Nick Stephenson: It comes and goes, really. I think my goal in life is to work on what makes me happy. I spent 3 years writing fiction and loved every minute of it, but then that story came to a close. I tried writing a new series, I tried a couple more books, got quite a long way through them, and then just decided that the passion wasn’t there for that story.

So, I decided that instead of releasing something that I wasn’t 100% happy with, that I would focus on something else instead, which was building up the course, building up the teaching, helping other authors build up their audience as well. It was becoming more and more fulfilling for me. Especially as we said earlier because people are investing in the education, getting results from it.

I get e-mails from people for whom it has literally change their lives. They’ve quit their jobs, they’ve hit the top of best-seller lists, they’re finally getting to where they want to be. This is very fulfilling to me and that’s really what drives me to do more on this side. But, I also know that I will go back to fiction, but I’ll go back when the time is right, and that’s an option that is thankfully open to me, so I’m very grateful for that.

James Blatch: Okay. List building. We’re to go back to the beginning part of the conversation. Your list was essential with novels. It’s absolutely essential; it’s the golden way that people innovate and commercialize on the internet.

Talk to us perhaps about the difference between those 2 areas and how you initially built your list, what techniques you used for the non-fiction side.

Nick Stephenson: The way I built my list – and still do – is a big chunk of it comes from having free books on Amazon and the other e-book platforms. As we said earlier, free is a great way of getting attention, and if you’re doing something smart with that attention like converting that attention into e-mail addresses and following up with them, that is a really great way of using revenue.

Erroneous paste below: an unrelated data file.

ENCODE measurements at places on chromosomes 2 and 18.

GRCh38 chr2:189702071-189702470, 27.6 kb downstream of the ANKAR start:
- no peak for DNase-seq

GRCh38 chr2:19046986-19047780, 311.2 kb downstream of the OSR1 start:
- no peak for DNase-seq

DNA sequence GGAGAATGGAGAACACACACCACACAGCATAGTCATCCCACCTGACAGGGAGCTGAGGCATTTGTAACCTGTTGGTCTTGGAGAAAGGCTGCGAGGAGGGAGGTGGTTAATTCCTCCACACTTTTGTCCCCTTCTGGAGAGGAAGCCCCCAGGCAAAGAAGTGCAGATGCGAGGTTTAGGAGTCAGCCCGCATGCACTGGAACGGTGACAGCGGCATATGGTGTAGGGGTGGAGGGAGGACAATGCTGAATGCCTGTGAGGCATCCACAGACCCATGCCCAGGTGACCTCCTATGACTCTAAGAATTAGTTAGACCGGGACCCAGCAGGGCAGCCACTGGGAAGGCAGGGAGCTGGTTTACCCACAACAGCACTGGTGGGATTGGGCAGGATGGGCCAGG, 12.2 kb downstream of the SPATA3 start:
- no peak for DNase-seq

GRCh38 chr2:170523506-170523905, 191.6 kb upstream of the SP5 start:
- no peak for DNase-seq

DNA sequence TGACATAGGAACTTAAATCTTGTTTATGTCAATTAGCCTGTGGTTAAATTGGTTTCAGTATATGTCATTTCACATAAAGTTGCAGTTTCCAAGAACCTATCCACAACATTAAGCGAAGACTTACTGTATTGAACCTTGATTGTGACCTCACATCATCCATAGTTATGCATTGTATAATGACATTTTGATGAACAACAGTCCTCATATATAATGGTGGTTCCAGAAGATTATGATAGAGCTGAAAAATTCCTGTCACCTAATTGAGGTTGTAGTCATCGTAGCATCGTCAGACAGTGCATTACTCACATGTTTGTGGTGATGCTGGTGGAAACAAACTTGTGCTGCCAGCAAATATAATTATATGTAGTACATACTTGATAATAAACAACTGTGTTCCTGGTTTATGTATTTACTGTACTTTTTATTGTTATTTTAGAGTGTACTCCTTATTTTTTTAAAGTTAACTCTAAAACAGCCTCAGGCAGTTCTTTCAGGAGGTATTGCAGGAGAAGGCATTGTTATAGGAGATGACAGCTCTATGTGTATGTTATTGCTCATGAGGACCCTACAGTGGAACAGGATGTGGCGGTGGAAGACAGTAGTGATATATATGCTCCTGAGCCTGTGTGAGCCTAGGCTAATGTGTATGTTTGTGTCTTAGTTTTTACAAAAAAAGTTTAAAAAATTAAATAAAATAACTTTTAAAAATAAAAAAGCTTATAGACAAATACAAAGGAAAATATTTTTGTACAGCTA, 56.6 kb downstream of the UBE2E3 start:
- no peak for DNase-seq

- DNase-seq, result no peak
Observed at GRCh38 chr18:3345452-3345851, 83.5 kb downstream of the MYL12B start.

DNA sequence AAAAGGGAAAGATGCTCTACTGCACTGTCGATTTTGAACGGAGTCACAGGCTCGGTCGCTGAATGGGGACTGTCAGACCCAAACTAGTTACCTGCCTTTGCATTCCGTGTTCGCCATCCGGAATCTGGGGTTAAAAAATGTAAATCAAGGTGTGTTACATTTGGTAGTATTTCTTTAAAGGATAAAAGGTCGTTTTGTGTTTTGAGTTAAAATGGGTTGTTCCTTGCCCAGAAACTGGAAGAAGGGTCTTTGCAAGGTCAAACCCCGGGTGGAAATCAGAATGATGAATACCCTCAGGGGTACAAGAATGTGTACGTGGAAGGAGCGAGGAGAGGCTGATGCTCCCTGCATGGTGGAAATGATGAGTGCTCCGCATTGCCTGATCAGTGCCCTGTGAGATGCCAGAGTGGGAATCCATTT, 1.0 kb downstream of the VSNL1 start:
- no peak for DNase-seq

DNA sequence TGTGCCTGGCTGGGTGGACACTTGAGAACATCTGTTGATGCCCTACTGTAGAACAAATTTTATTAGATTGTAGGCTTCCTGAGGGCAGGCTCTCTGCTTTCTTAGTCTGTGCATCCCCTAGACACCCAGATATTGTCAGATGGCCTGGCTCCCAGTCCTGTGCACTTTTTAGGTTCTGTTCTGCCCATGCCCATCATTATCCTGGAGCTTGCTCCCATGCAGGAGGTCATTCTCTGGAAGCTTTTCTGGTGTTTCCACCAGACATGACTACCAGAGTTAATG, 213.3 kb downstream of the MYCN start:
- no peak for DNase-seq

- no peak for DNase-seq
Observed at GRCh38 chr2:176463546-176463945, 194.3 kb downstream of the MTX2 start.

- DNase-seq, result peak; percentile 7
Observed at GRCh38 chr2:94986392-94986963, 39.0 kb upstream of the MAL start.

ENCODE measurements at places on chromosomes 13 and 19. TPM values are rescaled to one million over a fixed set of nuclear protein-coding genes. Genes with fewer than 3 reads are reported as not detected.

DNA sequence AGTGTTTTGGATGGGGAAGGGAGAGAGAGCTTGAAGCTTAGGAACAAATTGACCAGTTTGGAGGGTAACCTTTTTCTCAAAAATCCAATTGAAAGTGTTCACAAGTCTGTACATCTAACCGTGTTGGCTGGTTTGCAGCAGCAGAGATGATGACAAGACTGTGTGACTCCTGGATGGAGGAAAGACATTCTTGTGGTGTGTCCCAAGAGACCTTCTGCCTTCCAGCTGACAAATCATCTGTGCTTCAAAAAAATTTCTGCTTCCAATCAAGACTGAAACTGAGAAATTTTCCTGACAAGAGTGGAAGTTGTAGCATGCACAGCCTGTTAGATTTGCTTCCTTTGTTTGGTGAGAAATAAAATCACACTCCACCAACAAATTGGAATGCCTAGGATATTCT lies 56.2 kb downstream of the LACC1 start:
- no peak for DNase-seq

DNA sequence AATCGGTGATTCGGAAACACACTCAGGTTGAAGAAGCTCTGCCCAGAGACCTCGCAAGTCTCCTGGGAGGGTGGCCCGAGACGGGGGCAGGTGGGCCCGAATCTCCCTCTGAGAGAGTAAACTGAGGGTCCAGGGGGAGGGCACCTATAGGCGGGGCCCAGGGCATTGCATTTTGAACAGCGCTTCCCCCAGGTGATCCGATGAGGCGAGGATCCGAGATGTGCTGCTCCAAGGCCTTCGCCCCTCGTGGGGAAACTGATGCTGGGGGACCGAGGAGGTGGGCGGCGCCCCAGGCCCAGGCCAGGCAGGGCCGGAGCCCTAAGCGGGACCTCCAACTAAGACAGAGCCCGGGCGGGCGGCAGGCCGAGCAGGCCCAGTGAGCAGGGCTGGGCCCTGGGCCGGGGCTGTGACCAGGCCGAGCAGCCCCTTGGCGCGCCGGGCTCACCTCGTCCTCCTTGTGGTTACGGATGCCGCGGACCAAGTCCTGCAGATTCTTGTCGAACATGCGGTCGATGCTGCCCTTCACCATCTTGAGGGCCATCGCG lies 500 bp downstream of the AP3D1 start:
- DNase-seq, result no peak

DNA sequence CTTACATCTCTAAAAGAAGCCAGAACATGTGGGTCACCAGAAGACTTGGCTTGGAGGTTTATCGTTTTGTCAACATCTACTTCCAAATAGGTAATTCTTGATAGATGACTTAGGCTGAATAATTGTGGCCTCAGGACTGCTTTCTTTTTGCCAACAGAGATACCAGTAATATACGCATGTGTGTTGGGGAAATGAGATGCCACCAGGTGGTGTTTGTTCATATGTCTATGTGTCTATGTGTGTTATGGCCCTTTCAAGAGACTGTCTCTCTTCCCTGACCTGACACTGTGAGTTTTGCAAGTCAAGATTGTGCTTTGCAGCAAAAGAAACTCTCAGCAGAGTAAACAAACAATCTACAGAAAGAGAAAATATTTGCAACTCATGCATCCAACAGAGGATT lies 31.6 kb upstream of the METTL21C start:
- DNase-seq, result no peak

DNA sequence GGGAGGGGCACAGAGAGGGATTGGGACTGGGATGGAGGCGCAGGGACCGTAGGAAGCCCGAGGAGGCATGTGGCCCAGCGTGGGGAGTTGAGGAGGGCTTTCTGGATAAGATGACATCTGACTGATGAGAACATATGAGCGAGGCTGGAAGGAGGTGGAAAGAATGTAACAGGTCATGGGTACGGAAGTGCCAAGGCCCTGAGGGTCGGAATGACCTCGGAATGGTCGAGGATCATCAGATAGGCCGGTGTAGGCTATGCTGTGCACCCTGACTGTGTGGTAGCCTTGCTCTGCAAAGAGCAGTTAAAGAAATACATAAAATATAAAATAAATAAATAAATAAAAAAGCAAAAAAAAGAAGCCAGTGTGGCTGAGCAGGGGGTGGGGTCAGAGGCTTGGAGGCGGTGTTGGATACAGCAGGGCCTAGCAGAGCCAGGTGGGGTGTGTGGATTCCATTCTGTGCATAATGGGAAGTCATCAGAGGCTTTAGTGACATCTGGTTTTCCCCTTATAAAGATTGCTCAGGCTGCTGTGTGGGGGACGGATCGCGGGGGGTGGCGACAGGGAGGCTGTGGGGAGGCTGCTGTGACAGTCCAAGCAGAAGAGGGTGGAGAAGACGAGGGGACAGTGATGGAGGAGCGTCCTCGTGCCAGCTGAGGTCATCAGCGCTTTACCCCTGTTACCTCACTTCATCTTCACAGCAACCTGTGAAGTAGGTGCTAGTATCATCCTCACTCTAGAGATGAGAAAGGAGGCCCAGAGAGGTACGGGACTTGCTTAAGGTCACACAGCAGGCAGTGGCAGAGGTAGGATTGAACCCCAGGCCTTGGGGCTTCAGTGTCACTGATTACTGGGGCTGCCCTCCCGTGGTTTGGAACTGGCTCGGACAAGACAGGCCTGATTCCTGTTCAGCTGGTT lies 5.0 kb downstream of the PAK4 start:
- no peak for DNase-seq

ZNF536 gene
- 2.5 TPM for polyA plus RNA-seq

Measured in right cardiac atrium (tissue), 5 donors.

I still use that model today because it just works in the background once you set it up. It just continues to work. I also did some guest posts and guest blogs have been very successful as well. Joint venture partnerships have been very successful, giveaways have been great, and Facebook ads have been good as well. There are many ways to build an e-mail list. The key is focusing on what’s giving you the best bang for your buck.

James Blatch: How much paid advertising do you do?

Nick Stephenson: Not a huge amount at the moment because I’m still getting a lot of people signing up through other revenues, but this is something that I’m working on this year. At the moment, I might spend a couple of thousand dollar on Facebook advertising, but the goal is really to 10x that this year.

Now that I have the opportunity to focus on that, that’s something that I’m going to be looking at very closely, because it’s a great way of scaling up. Because when you’ve got permafree, books are great, doing guest posts, guest blogs on popular sites is great. Joint venture partnerships are amazing as well, but if you want to literally have touch of the button control over how much traffic you’re getting, Facebook ads are definitely the way to go for that.

James Blatch: In terms of approach for this, there are going to be people listening who have the vestiges of ideas of non-fiction for building up courses and material and they’ve got something to work. There’s lots of nuts and bolts. It’s obviously very valuable listening to you on this subject and Mark, but in terms of the kind of attitude and approach that you need, is there any tips you can give people? It can be a bit discouraging working by yourself, can’t it? We can all self-doubt quite a lot about this.

Is there anything that you can talk to people at the beginning stage of opening up a non-fiction element to their industry?

Nick Stephenson: There’s a lot of things to think about when you’re just starting out, and I think you mentioned that idea of getting overwhelmed and feeling a bit lonely is definitely something to work around. I think one of the ways around that is to objectively test what it is you’re planning to do.

If you’ve got a vague idea of what you want to do in any business, if you can test it and you can prove that the market is there and the desire is there.
Then that should hopefully give you the confidence to move forward which is starting to build the framework of what your business is going to look like and how you’re going to get people to notice it.

A really simple way is Google keyword analysis and Google trends, looking on Amazon to see what kind of topics and areas are getting the most attention.